By Carol Rosenberg for the Miami Herald. U.S. troops delivered six long-held Yemeni prisoners from Guantánamo for resettlement in the Arabian Sea nation Oman on Friday, the Pentagon said early Saturday, resuming transfers that had been stalled for months. The mission reduced the detainee population at the prison camps to 116 captives, 51 cleared for transfers with security assurances from the nation taking them in. Among those released was Emad Hassan, 35, whose lawyers said had been on the prison hunger strike since 2007, and failed to get a judge to stop his forced-feedings. Hassan, captured in Pakistan in March 2002, became a devotee of the “Game of Thrones” series and Dan Brown novels from the prison library, according to his attorney Alka Pradhan. All six had been cleared for release for at least five years. None was ever charged with a crime. All were taken to the prison camps in the summer of 2002.
The recent revelation about Chicago police detaining American citizens at “black sites,” along the lines of Guantanamo Bay, is sparking fury among a wide range of people, from conservatives who hold dear the constitution, to anarchists, and everyone in between. The Constitution violating Homan Square is located in a warehouse on Chicago’s west side, and shares more similarities with Abu Ghraib than most American’s should be comfortable with. It was also recently reported that large numbers of military police officers, who were formerly stationed at the infamous torture prisons, are now getting jobs as local cops, and could be coming to a town near you. The Worcester Police department in Massachusetts is testing a pilot program, in which former Guantanamo prison guards will be given jobs as police.
The 9/11 trial judge abruptly recessed the first hearing in the case since August on Monday after some of the alleged Sept. 11 plotters said they recognized a war court linguist as a former secret CIA prison worker. Alleged plot deputy Ramzi bin al Shibh, 42, made the revelation just moments into the hearing by informing the judge he had a problem with his courtroom translator. The interpreter, Bin al Shibh claimed, worked for the CIA during his 2002 through 2006 detention at a so-called “Black Site.” “The problem is I cannot trust him because he was working at the black site with the CIA, and we know him from there,” he said.
The Washington, DC based Hands Up Coalition DC along with Witness Against Torture delivered coffins at its weekly ‘Justice Monday Vigil’ to the US Department of Justice and the DC Metro Police Headquarters on January 12, 4:00 PM. The two groups brought coffins marking the deaths of three African-Americans killed by police to the doors of the Justice Department. The coffins highlighted the deaths of two mentally ill African Americans recently killed in police custody, Tanisha Anderson and Matthew Ajibade. The protest honored the life of unarmed Emmanuel Okutuga killed by police. After marching and rallying at the US Department of Justice the groups marched to the DC Metropolitan Police Headquarters. Members of Witness Against Torture went inside the building and obstructed the entrance 28 minutes, in recognition that a person of color is killed by police or vigilantes every 28 hours in the United States. They recited the names of dozens of victims of police violence and spoke the words of men indefinitely detained in Guantánamo Bay calling for justice. Activists from the Hands Up Coalition DC stood outside chanting and singing.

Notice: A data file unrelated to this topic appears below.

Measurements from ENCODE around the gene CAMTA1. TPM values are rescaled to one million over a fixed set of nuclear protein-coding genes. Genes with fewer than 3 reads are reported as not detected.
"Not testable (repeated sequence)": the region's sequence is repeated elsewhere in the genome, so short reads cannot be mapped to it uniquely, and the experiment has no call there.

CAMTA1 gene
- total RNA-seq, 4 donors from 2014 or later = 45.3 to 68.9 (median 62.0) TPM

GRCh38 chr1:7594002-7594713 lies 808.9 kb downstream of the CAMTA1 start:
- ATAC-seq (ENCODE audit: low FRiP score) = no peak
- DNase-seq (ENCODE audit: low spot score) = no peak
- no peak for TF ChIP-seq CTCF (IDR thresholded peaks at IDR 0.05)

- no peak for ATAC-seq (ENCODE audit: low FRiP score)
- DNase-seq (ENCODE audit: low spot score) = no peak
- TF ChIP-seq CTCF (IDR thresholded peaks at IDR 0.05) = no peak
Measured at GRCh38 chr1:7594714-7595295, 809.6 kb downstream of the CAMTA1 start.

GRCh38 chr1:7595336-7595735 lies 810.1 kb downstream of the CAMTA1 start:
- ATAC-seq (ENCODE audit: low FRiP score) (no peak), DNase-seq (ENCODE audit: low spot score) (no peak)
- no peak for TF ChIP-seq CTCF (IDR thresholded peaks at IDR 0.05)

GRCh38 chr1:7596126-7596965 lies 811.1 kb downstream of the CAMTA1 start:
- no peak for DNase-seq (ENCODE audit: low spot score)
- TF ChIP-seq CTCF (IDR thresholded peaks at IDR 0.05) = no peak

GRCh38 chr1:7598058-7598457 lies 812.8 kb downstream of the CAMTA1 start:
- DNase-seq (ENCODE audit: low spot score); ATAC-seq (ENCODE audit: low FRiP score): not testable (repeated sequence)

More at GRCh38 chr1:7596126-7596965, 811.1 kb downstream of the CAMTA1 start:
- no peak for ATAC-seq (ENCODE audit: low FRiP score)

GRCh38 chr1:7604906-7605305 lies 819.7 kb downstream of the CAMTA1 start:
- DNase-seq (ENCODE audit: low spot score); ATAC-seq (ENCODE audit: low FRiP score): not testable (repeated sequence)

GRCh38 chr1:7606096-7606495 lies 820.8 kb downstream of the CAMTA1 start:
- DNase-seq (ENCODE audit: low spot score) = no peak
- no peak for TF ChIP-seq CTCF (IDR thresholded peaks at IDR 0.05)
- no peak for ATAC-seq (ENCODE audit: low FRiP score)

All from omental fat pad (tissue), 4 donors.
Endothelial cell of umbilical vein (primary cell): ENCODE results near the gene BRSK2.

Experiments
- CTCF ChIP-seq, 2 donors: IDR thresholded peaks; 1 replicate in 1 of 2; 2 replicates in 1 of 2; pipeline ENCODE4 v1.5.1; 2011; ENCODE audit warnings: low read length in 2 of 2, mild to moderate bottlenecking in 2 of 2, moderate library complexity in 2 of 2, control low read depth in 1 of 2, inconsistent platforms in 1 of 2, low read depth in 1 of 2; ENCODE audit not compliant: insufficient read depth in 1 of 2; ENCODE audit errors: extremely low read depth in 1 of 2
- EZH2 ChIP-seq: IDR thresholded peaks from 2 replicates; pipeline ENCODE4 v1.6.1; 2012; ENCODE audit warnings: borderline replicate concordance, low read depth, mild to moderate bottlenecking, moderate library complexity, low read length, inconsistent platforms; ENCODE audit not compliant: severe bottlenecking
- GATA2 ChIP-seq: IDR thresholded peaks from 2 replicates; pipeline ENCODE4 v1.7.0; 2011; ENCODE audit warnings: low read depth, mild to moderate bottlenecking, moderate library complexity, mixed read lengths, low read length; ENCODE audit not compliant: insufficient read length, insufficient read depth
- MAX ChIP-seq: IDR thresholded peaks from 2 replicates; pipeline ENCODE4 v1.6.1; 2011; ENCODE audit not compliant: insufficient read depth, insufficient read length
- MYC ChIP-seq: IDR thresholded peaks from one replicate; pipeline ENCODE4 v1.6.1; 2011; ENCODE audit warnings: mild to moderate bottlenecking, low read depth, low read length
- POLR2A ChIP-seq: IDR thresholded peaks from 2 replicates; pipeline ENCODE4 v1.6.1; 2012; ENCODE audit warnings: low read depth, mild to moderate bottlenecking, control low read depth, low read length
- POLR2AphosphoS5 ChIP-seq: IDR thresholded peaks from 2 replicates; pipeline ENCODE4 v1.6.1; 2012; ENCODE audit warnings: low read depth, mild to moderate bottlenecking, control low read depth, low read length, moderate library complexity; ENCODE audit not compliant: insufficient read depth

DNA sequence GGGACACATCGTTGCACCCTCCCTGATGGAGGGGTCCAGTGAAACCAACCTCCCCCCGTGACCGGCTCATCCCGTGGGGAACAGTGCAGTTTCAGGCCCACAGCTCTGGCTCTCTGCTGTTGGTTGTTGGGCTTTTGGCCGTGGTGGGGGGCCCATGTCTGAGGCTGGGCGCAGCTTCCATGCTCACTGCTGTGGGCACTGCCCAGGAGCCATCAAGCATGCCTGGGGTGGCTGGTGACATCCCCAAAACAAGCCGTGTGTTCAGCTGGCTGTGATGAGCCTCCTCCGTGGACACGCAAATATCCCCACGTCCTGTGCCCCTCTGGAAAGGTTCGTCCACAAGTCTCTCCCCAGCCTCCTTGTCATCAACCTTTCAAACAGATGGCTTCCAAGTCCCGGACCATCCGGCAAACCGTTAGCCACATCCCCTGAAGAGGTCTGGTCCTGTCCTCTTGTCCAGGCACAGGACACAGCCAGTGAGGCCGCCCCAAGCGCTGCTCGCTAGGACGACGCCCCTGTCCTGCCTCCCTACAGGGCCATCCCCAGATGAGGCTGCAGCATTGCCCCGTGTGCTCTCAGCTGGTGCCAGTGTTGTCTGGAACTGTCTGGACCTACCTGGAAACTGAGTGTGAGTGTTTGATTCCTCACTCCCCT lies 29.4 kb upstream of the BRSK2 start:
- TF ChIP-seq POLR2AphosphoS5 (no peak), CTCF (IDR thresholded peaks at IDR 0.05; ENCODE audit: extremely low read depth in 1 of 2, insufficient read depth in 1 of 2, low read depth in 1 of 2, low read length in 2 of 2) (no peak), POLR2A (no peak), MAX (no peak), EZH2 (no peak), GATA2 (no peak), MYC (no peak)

This event was part of the Witness Against Torture week of actions in Washington, DC seeking to shut down Guantanamo Bay and end torture. Two protesters were arrested at the McLean, Virginia, home of former Vice President Dick Cheney on Saturday after 20 demonstrators, some in orange prison jumpsuits, walked onto his property to mark the 14th anniversary of the opening of Guantanamo Bay prison. The protesters from the anti-war group Code Pink walked up to the house before police arrived and asked them to leave, said Fairfax County police spokesman Roger Henriquez. Two members who refused to go were arrested on trespassing charges, he said. Police identified the two as Tighe Barry, 57, and Eve Tetaz, 83, both of Washington DC. The pair face misdemeanor charges of trespassing and disorderly conduct, police said. Another Code Pink group demonstrated without incident outside the home of CIA Director John Brennan, also in the Washington, D.C. suburb of McLean, as part of its “Guantanamo Anniversary Weekend Torturers Tour.”
Three Yemenis and two Tunisians, who had each been cleared for release years ago, were released from Guantanamo Bay prison on December 30. They were sent to Kazakhstan and their release brought the number of prisoners who remain in detention to 127. According to Carol Rosenberg of The Miami Herald, Abdullah Bin Ali al Lutfi, a 48 year-old Tunisian, Adel al Hakeemy, a 49 year-old Tunisian, Asim Thahit Abdullah al Khalaqi, a 46 year-old Yemeni, Mohammed Ali Hussain, a 36 year-old Yemeni and Sabri Muhammed Ibrahim al Qurashi, a 44 year-old Yemeni, were resettled. The Center for Constitutional Rights (CCR), which has represented various Guantanamo prisoners, reacted, “We are encouraged by additional transfers and resettlements and hope they will continue until all Guantánamo prisoners the administration does not intend to charge are freed.”
The U.S. military overnight transferred six Guantánamo detainees to Uruguay. All of them had been imprisoned since 2002 – more than 12 years. None has ever been charged with a crime, let alone convicted of any wrongdoing. They had all been cleared for release years ago by the Pentagon itself, but nonetheless remained in cages until today. As the great Miami Herald Guantánamo reporter Carol Rosenberg notes, there are – six years after Obama was elected on a pledge to close the camp – still 136 detainees there, with 67 of them cleared for release (Democrats’ claims that Obama is largely blameless are false and misleading in the extreme, as are claims that no country will accept detainees).
We wanted to let you know that our annual fast for justice in Washington D.C. is just about a month away. We hope that you are making your arrangements to join us in DC. This January 11th, 2015, marks 13 years of torture and indefinite detention. Right now 142 men remain, 73 of whom have been cleared for release but remain held without charge or trial. You are receiving this email because you have been a important participate in the past and wanted to let you know about the details of our activities. This year, we will be gathering from January from Monday, January 5th until Tuesday January 13th, to fast in solidarity with the men at Guantánamo. We would like you to consider two things as we approach our time together: 1) Are you coming to some or all of the Fast 2) Consider becoming on of the 73 who are risking arrest on January 12th.